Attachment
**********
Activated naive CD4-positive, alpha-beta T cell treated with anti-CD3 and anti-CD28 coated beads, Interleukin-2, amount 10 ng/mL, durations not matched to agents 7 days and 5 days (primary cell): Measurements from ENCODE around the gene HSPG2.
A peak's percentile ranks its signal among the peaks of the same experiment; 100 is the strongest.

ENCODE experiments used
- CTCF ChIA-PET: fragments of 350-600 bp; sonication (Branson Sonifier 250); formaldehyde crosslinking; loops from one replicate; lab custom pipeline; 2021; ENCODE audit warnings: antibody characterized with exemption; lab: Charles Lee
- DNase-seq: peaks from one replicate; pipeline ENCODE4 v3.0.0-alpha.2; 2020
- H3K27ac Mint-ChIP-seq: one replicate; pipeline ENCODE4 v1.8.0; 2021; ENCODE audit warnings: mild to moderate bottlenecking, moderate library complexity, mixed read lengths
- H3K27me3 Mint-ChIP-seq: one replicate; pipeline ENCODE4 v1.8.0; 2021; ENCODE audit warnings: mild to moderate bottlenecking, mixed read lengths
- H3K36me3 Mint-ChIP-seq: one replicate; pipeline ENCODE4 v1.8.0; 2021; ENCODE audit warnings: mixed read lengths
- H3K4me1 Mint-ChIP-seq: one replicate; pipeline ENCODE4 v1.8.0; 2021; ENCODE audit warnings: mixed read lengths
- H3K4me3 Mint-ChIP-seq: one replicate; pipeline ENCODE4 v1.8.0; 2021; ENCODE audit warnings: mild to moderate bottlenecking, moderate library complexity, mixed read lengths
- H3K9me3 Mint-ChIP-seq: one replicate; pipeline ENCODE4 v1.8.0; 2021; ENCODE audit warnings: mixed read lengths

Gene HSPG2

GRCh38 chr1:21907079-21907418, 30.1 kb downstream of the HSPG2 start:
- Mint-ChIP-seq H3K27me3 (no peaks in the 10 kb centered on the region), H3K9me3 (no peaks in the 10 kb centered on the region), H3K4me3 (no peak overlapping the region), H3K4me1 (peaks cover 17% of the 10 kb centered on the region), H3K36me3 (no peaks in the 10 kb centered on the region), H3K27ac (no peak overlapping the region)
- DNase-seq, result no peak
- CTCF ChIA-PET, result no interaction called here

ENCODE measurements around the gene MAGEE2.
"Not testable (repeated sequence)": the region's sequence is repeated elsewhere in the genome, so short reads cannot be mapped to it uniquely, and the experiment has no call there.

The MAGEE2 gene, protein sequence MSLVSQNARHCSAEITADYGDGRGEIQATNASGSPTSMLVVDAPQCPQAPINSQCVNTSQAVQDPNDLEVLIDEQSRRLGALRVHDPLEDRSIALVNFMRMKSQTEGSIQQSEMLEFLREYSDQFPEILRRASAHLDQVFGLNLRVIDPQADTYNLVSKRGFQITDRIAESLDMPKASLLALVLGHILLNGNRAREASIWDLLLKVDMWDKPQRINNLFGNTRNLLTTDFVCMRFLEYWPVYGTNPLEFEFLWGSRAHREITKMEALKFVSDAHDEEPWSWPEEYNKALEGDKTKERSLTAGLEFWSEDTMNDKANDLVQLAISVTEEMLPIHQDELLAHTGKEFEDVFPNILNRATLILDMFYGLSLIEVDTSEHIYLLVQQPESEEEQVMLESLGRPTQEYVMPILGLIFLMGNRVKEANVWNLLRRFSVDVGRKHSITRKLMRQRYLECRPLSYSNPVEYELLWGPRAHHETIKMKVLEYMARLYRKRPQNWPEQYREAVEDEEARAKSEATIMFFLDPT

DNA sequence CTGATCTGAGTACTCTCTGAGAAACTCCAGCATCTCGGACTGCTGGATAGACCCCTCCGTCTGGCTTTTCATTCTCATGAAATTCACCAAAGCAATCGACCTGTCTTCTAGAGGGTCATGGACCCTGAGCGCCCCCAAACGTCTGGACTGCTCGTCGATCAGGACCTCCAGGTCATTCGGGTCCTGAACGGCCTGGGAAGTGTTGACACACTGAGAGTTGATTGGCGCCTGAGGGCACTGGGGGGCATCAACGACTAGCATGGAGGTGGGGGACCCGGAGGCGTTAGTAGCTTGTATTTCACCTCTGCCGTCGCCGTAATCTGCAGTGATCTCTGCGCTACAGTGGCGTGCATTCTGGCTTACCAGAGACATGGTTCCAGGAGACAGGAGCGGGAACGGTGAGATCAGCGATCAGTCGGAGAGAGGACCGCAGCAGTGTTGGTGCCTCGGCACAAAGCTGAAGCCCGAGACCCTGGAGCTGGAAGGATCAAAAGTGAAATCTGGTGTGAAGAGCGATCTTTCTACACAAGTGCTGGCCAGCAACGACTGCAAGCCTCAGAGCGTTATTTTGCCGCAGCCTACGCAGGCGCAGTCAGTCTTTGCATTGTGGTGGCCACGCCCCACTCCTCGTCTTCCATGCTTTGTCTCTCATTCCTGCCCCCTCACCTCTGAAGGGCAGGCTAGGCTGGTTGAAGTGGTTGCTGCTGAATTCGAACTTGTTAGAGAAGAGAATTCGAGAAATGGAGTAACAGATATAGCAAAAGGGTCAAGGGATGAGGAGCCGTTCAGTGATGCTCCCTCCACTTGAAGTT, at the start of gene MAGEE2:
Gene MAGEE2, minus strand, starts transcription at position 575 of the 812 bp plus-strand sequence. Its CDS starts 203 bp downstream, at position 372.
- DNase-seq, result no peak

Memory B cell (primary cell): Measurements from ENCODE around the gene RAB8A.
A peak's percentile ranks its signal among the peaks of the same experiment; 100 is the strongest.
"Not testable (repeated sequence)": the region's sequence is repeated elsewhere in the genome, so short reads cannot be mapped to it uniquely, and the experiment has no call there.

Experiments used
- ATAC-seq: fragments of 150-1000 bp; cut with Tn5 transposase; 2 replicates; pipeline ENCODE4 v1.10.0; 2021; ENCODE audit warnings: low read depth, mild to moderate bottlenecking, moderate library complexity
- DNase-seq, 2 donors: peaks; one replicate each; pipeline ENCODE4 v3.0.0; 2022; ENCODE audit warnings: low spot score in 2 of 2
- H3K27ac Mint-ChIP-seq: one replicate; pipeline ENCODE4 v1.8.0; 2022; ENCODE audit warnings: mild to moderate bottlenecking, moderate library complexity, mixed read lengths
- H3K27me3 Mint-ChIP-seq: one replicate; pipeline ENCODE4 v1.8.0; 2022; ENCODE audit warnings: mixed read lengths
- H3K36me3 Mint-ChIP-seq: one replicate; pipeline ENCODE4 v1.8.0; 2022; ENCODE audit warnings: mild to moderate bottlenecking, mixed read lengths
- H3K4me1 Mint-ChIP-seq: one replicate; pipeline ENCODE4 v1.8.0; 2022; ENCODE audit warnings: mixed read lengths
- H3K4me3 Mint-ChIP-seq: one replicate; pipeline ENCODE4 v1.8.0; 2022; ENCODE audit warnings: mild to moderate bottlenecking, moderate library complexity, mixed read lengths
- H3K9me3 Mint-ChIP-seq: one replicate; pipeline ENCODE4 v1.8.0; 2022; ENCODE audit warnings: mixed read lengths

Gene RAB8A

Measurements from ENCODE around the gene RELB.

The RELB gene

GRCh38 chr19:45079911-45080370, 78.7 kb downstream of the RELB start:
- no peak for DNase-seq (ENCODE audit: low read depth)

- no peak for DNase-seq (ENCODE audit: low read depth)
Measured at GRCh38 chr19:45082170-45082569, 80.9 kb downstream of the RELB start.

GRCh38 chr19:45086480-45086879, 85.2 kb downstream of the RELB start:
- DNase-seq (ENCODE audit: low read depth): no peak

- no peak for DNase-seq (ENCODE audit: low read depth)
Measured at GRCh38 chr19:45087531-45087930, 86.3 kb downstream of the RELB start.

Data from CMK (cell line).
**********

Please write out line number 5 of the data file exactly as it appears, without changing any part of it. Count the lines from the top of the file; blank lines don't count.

- DNase-seq: peaks from one replicate; pipeline ENCODE4 v3.0.0-alpha.2; 2020